listening to your elders

Jamaicans have used traditional bush remedies to heal and nurture their people for centuries. At Fern Tree, the spa at Half Moon, the creation of a unique Spa Elder is a natural extension of this tradition. Part healer and part herbalist, the Spa Elder is designed to unite both traditional remedies and the present day spa experience by building local ingredients such as fruits, herbs, flowers, bark, and roots into the foundation of each treatment as well as spa philosophy. Consultations with the Bohiti – literally, “one who knows the wisdom of both plant and spirit worlds” in the native Taino language – can be used for advice on indigenous skin or body treatments; a detailed prescription of therapies suited to individual needs; or simply for learning about Jamaican herbs and rituals. It’s a brilliant idea. And the kind of service you’d expect to find at a lifestyle and wellness center or at a more traditionally defined luxury resort, like the bespoke Spa Shaman at Four Season Resort Nevis. With such a bounty of knowledge at their well-trained fingertips, the Spa Elder is a real resource for both spa novice and hardcore spagoer alike. After reading me and sensing my need for a deep detox, Elder Stella suggested I try the Cerasee Body Scrub, a mix of herbs and ground cerasee combined with essential oils to slough off dead skin. (Cerasee is known throughout Jamaica as a great skin cleanser with the ability to both sooth and heal. It’s also frequently brewed into a tea and used as a weekly detox – and occasional hangover cure.) Followed up with a moisturizing massage, I left the spa feeling lighter, brighter and tingly clean all over. As for the detoxifying effects of the cerasee, that became explosively clear only a short time later – after which I made a mental note to go in search of it in tea form.  The moral of this particular spa story: listen to your elder.

better a half moon than none at all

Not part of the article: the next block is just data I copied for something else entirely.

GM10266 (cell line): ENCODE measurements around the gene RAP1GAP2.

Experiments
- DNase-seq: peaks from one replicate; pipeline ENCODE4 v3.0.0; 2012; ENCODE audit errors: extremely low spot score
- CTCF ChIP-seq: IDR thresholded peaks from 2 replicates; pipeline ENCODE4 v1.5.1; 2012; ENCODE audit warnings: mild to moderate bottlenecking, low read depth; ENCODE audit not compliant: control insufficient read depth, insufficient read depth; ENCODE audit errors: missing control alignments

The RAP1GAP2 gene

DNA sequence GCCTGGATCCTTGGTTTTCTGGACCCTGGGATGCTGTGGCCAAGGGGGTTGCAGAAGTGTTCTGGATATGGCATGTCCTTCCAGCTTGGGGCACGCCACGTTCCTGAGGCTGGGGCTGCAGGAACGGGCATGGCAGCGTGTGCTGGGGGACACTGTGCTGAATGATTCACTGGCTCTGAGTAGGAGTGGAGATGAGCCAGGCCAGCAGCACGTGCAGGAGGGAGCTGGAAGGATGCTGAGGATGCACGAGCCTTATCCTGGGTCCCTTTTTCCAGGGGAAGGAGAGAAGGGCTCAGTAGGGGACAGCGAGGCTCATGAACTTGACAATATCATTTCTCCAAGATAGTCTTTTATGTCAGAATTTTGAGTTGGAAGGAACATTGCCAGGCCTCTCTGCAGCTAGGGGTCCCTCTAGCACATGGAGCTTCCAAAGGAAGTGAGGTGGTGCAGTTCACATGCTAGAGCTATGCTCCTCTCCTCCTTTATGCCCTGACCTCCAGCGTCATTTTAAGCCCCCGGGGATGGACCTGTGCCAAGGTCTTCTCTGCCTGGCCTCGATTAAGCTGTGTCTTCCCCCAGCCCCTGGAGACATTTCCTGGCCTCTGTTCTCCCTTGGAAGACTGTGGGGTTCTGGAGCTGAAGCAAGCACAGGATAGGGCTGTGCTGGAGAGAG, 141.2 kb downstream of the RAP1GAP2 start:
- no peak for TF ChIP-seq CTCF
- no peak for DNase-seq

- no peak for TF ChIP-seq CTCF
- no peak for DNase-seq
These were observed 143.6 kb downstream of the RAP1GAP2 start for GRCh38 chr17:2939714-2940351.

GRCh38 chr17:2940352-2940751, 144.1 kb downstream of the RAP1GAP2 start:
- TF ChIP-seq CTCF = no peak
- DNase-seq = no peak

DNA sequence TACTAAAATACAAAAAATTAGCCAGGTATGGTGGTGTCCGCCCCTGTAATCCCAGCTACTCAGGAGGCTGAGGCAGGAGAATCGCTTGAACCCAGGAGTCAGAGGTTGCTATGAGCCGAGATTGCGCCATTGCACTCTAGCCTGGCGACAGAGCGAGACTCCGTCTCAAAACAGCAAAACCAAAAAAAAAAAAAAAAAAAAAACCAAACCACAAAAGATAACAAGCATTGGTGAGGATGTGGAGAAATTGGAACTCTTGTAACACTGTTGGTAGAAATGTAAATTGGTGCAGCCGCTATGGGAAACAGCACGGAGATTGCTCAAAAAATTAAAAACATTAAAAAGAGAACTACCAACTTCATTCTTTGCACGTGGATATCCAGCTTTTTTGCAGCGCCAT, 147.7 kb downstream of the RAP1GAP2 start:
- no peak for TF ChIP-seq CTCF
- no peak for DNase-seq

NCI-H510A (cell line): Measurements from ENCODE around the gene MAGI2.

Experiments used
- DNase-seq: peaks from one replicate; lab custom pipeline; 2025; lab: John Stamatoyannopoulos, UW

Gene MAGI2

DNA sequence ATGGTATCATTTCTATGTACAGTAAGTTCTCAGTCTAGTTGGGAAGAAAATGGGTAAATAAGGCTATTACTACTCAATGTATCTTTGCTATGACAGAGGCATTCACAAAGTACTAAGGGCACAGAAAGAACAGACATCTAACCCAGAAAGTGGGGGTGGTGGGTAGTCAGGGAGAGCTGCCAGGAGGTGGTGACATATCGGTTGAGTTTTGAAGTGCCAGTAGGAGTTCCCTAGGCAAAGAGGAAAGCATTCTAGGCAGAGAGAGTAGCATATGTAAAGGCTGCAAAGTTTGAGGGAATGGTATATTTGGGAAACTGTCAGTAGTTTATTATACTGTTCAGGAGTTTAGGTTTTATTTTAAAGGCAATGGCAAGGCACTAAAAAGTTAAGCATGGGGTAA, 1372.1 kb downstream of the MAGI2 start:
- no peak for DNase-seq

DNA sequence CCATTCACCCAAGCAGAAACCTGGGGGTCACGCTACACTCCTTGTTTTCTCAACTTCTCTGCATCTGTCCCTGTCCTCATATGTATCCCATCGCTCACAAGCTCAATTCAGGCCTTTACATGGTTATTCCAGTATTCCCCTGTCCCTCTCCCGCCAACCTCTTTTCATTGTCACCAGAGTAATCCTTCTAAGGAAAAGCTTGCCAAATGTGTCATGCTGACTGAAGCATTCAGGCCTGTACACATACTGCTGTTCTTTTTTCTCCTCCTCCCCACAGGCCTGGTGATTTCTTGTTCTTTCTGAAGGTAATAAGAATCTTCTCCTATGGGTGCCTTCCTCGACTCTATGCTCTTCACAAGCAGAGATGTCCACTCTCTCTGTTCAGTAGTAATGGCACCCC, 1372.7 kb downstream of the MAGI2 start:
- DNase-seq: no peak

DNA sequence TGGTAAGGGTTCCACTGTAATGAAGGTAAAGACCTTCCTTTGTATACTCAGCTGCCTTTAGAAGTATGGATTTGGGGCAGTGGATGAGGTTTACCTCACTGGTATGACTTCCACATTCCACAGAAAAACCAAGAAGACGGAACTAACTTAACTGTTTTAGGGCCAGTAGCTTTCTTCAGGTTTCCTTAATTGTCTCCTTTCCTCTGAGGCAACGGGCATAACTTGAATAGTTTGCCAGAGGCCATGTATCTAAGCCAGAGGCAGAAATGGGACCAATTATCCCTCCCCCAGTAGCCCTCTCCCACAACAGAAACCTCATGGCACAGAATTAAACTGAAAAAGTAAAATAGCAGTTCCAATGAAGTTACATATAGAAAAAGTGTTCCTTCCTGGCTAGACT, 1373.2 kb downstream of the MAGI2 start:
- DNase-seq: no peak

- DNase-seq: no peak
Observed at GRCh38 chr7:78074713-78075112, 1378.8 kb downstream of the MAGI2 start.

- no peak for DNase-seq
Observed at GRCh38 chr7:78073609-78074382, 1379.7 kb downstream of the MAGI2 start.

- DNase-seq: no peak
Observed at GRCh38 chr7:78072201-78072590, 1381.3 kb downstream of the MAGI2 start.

Touching down in Montego Bay, I am reminded vaguely of Cancun, Mexico’s sunny, all-inclusive answer to Tijuana. The hotels in Jamaica aren’t as monstrously immoderate yet the enfilade of one over-developed beachfront property after another radiates the same unsettling heat of population density. It appears as though MoBay, as the touristic area is called, has been developed in hopeful homage to the success story just across the Caribbean. More to the point, that means catering to the specific needs of an all-inclusive American tourist: cheap food, cheaper liquor, and cheap building. And while I certainly can’t begrudge anyone their right to a value-for-money vacation, I often question why anyone would choose a foreign holiday when their destination of choice seems purposefully built to shut out anything and everything that might qualify as foreign. Gated resorts, anodyne surroundings, food and drink in excessive quantity, if not quality – wouldn’t it be more economical to go to Florida? So you can imagine the smile that turned my frown upside down when my car turned into Half Moon, a 400-acre antidote to the rash of Cancunitis. Tucked away in the Rose Hall enclave of Montego Bay, the 56-year-old resort features two miles of empty, white-sand beach set against a lush and lengthy jungle landscape. In addition to spacious villa-style accommodations – and a dolphin lagoon – there’s Fern Tree, the spa at Half Moon, with signature beachfront spa suites and its very own Spa Elder. Plus, despite being booked to capacity it doesn’t feel remotely crowded. In fact, outside of the restaurant I don’t see a blessed soul, let alone a wristband reveler – or machete-wielding homophobe.

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